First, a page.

Skip to content

“History of Sarangani”

//
//
Region South-Central MindanaoSOCSARGEN Growth Cluster
Capital Alabel
Land Area 444,179 has
Population 411,713
Population Growth Rate 3.476% per annum
Population Density 104 persons/sq. km.
Per Capita Income Php 15,350.00
Per Capita Expense 13,471.00
Literacy Rate 92%
Functional Literacy Rate 86.87%
Labor Force 181,000 (54.1%)
Minimum Daily Wage Agricultural:   Php 200.00
Non-Agricultural:   Php 190.00
Municipalities Malungon, Glan, Malapatan, Alabel, Maasim, Maitum, Kiamba
No. of Barangays 140
Major Dialects/Languages Cebuano, Ilocano, Ilonggo, Tagalog,Muslim, B’laan, and English
Infrastructure 145-km. main artery connecting the seven municipalities and traversing through General Santos City, which maintains an international airport and Makar WharfRoad Network (in kms.)

National      271.39836

Provincial    322.611

Municipal     344.__*

Barangay   1,878.12

Major Industries Agriculture: coconut, fruit and vegetable contract growing, rice and corn

Aquaculture: Milkfish, Tilapia, and Prawn

Potential Industries Oil palm plantation, abaca farming, boat building, marble mining, lime and limestone production, dried flowers processing, handicraft, dried fish processing, and coco coir.
Major Products Agriculture: Copra, rice corn, fruits and vegetables, and sugarcane

Aquaculture: Prawn, Milkfish, Tilapia, Grouper, Sergeant fish

Natural Resources Commercial Deposits of gold, iron, ore,copper, marble, cement lime, limestone, guano, fishing ground, agricultural lands and mangrove eco-cultural sites.
Indigenous People B’laan, T’boli, Tagacaolo, Kalagan, Manobo, Ubo and Muslim

//
//

History

Administered as part of the Cotabato Empire during the American period, the area (now Sarangani) was incorporated in 1966 into the province of South Cotabato.

Sarangani was established as an independent province in 1992 through Republic Act 7228 authored by former Rep. James L. Chiongbian. This landmark legislation spurred development in the former third district of South Cotabato.Since pre-Spanish times, Sarangani has been occupied by indigenous tribes and Muslim groups whose rich cultural heritage has meaningfully survived to this day.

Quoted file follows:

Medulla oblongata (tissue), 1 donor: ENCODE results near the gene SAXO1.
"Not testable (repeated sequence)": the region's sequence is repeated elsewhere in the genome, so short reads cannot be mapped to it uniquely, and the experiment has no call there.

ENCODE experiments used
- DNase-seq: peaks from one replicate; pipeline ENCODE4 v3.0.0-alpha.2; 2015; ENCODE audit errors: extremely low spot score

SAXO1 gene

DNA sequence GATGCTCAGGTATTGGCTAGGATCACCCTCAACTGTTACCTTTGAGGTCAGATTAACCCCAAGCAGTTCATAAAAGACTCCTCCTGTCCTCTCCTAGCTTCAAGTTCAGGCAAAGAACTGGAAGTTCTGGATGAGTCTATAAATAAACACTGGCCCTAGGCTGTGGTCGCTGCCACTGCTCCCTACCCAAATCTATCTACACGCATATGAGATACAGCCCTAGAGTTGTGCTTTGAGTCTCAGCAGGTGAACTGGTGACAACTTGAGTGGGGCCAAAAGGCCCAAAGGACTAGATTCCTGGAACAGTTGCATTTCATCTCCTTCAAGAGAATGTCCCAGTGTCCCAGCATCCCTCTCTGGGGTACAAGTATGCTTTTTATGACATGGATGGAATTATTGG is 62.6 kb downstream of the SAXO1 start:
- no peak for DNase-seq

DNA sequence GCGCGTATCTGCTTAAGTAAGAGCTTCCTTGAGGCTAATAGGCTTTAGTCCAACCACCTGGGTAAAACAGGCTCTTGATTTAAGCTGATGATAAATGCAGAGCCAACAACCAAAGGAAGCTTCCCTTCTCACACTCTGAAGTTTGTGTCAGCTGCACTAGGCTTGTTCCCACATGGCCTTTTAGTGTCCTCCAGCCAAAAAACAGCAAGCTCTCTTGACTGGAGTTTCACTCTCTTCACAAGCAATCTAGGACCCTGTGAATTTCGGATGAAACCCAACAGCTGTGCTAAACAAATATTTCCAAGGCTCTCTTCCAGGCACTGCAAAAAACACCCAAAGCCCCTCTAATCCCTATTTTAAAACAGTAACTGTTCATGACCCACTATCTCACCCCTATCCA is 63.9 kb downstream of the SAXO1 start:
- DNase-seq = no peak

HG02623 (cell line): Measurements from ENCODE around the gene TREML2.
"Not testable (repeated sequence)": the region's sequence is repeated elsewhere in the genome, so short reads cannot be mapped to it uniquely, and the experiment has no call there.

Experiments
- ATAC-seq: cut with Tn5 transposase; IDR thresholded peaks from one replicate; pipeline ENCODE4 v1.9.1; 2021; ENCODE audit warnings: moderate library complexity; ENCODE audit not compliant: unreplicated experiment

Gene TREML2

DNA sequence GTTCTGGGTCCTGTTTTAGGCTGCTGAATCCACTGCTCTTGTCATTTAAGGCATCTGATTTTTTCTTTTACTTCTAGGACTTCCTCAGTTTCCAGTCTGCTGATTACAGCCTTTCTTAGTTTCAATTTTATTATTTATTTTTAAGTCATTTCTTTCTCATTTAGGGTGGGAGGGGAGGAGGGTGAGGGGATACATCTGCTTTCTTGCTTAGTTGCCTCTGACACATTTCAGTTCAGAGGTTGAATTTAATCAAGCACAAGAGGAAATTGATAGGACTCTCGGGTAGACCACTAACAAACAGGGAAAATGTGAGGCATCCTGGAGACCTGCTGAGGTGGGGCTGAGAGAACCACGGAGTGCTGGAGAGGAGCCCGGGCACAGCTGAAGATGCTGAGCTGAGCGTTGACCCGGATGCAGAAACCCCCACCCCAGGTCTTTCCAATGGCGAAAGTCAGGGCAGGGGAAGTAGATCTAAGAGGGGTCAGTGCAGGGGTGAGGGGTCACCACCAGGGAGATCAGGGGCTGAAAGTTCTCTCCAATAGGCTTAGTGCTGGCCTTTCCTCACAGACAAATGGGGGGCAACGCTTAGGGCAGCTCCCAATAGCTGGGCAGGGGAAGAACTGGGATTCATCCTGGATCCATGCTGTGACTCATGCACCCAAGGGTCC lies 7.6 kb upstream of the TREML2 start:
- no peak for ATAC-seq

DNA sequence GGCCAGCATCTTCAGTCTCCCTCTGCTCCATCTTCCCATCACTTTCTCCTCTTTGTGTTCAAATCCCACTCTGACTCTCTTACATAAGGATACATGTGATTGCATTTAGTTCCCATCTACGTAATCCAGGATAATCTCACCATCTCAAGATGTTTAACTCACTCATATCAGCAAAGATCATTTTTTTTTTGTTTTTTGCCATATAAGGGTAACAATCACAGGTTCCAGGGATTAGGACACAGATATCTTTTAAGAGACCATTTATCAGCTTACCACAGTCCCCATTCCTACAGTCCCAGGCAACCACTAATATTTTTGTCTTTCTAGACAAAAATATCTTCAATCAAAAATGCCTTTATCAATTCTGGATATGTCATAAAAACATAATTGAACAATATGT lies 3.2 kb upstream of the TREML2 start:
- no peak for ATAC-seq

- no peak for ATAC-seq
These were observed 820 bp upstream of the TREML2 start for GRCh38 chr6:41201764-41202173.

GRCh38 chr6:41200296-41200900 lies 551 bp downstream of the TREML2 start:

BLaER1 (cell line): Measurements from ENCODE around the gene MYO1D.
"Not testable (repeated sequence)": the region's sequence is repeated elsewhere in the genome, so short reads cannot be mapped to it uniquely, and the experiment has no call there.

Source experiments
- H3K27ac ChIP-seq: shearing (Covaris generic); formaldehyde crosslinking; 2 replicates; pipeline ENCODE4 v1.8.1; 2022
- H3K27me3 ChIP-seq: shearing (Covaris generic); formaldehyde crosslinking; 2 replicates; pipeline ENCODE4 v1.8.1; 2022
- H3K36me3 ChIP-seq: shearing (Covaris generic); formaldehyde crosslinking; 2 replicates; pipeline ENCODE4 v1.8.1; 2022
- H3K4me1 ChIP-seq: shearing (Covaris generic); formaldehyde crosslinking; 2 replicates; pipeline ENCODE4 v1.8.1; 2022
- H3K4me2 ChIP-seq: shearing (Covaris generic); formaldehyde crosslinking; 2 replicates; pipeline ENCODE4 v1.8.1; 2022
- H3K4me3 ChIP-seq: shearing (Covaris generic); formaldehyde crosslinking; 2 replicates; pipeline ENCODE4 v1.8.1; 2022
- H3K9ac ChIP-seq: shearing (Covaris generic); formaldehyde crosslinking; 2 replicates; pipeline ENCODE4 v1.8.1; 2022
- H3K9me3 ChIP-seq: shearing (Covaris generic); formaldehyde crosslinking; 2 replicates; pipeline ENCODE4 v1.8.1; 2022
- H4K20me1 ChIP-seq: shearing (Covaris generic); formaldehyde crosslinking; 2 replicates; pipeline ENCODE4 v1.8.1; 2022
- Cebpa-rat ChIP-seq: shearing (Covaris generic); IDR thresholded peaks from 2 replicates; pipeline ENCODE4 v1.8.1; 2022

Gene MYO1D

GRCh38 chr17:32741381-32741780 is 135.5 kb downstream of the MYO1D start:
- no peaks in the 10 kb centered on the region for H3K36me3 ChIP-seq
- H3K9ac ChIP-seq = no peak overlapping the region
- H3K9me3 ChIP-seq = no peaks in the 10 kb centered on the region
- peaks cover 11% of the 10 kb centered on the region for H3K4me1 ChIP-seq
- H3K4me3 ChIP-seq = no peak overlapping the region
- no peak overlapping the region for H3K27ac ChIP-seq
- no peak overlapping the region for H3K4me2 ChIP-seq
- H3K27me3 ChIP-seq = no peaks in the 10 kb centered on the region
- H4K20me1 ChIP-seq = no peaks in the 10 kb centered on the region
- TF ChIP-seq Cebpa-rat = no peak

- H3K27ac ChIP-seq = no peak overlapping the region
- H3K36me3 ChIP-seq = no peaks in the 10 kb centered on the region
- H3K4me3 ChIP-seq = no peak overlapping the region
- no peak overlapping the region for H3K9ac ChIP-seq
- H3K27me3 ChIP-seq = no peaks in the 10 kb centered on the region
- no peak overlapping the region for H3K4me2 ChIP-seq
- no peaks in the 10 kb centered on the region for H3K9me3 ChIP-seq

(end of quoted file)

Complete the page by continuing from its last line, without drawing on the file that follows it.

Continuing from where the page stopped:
In fact in 1992, Sarangani old-time residents have found relics or artifacts of cavemen or ancient tribes who had inhabited at Pinol Cave, Maitum, Sarangani. Etching out various facial expressions in clayed portraits, the artifacts of anthropomorphic secondary burial jars are believed to have great significance not only to Philippine prehistory but also of Southeast Asia. (Click here for more details on this archaeological finds.)

National Museum’s researchers described the artifacts as “unparalleled in Southeast Asia” that date back to the Metal Age (nearly 2000 years ago). This year (2002) another discovery of potsherds from different ages likely 3000 years old was unearthed at Linao Cave, seven kilometers from the Maitum municipal hall.

The same group of researchers could not directly tell if Linao Cave was also a burial site like Pinol Cave was, but they observed, however, that it (Linao Cave) “may likely have been a ritual site.” The recovered shards, accordingly, depicted sketches of people believed to be older than the Maitum Jars.

Sarangani Province was named after Sarangani Bay. The name itself is legendary — it is about Saranganing, an adventurous son of a Sangil family from the coast of Celebes off Indonesia. His voyages often brought him to the Sultanate of Buayan (now General Santos City), the stronghold of Maguindanaoans. His outstanding character impressed the people that they named the bay in his honor.

Political

Sarangani is subdivided into 7 municipalities grouped into two parts, separated by the Sarangani Bay. The western part consists of Kiamba, Maasim, and Maitum, while the eastern part is composed of Alabel, Glan, Malapatan, and Malungon.

Municipalities

Alabel

Glan

Kiamba

Maasim

Maitum

Malapatan

Malungon

Saranggani

HISTORY

The early inhabitants who first inhabited Saranggani were the indigenous natives, called “MunaTo,” a native term for “first people.”[2]

In 1942, the Japanese troops occupied Sarangani.

In 1945, Philippine Commonwealth troops entered Sarangani.